Is your site as mobile friendly as you think?

Paul Boag

We like to think a responsive website makes our sites mobile friendly, but that is not the whole story. There are still ample ways we can screw up the user experience and damage our placement in search results.

This post is sponsored by Interaction Design Foundation.

We all know how important it is for a website to be mobile friendly, and most of us have turned to responsive design as the answer. Without a doubt, responsive design has transformed the mobile web. Generally speaking, it has improved the user experience and made it easier for us to manage our websites, avoiding the need to maintain multiple versions.

That was something I was thinking about recently as I was browsing the courses on the Interaction Design Foundation website. I came across a course on mobile user experience design, and it got me thinking about how, good though it is, a responsive website is not a silver bullet.

Responsive design can be implemented poorly and often is. Unfortunately, it also lulls us into a false sense of security. We think we have "solved the mobile problem" simply because we have made our website responsive. Nothing could be further from the truth.

Let me give you some examples of where things can go wrong, starting with the biggest problem of all; a half hearted responsive site.

Is your whole site responsive?

When you are redesigning a website from scratch, building it in a responsive way makes complete sense. But retrofitting responsiveness to an existing site (especially a large one) can be a nightmare.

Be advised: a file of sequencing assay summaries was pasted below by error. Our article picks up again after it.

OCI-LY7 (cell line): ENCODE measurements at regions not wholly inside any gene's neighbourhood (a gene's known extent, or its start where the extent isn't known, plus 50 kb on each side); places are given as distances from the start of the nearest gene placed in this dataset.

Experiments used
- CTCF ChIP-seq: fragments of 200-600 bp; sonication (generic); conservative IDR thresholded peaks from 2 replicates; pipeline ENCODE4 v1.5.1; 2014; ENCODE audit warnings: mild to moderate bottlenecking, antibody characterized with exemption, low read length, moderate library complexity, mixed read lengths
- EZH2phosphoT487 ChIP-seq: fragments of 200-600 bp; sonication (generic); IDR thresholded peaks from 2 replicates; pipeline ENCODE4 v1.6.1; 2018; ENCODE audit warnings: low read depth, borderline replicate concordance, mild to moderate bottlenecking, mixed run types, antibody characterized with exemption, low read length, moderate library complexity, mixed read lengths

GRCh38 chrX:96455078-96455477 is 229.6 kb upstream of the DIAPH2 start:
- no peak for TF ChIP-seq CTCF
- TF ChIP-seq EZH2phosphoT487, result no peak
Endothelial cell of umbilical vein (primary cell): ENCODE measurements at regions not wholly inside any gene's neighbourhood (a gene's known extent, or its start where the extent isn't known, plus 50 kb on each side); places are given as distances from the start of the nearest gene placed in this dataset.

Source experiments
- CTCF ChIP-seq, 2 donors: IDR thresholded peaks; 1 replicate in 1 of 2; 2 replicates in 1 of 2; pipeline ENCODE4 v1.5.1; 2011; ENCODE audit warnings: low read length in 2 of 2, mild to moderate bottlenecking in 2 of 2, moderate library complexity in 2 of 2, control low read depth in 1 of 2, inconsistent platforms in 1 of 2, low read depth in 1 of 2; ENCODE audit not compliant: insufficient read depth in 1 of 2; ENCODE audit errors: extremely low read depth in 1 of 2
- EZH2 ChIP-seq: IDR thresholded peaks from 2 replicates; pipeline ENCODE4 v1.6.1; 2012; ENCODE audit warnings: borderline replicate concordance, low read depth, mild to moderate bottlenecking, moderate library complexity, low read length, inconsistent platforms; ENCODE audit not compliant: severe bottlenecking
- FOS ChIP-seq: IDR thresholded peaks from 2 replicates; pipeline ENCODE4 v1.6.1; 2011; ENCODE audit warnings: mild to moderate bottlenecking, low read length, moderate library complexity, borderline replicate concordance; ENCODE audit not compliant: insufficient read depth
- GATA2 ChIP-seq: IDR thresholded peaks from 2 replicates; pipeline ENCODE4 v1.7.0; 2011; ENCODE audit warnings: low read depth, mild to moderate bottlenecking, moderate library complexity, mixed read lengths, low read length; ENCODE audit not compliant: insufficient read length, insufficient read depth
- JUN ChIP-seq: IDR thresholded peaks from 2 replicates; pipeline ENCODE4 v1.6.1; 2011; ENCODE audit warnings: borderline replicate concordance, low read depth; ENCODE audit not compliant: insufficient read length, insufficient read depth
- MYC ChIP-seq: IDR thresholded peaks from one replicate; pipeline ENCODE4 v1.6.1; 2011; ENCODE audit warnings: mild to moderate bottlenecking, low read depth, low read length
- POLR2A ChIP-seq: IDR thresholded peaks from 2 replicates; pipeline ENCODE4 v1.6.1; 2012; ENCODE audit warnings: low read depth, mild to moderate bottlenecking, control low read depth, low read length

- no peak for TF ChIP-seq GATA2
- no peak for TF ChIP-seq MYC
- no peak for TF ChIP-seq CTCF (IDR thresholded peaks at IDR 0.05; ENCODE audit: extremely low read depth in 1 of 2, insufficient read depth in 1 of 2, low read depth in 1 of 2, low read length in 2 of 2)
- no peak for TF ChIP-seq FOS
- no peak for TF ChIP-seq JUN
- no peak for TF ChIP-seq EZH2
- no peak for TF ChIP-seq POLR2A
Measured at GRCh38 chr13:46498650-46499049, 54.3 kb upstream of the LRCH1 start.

That is the problem faced by many of my clients. Most of their websites have at least tens of thousands of pages, built over a period of years. Making that mobile friendly is incredibly challenging.

To reduce the work involved they make a decision. They decide to focus on making the core pages mobile friendly and responsive, ignoring the rest.

Although I can understand this decision, it sucks from a user experience perspective. Nothing is more frustrating than being lulled into thinking you are navigating on a mobile friendly site only to find yourself dumped onto a desktop optimised page that you cannot read or browse.

These organisations need to think long and hard about whether they need such large sites. In my experience, they rarely do and are just blindly migrating content from one version to the next.

Have you cut down functionality?

Designers face a similar problem when confronted with some tricky bit of functionality. Something that feels just too complicated to make mobile friendly. Instead of doubling down and coming up with a creative solution we take the path of least resistance. We convince ourselves that mobile users won’t need that piece of functionality and just remove it from the site.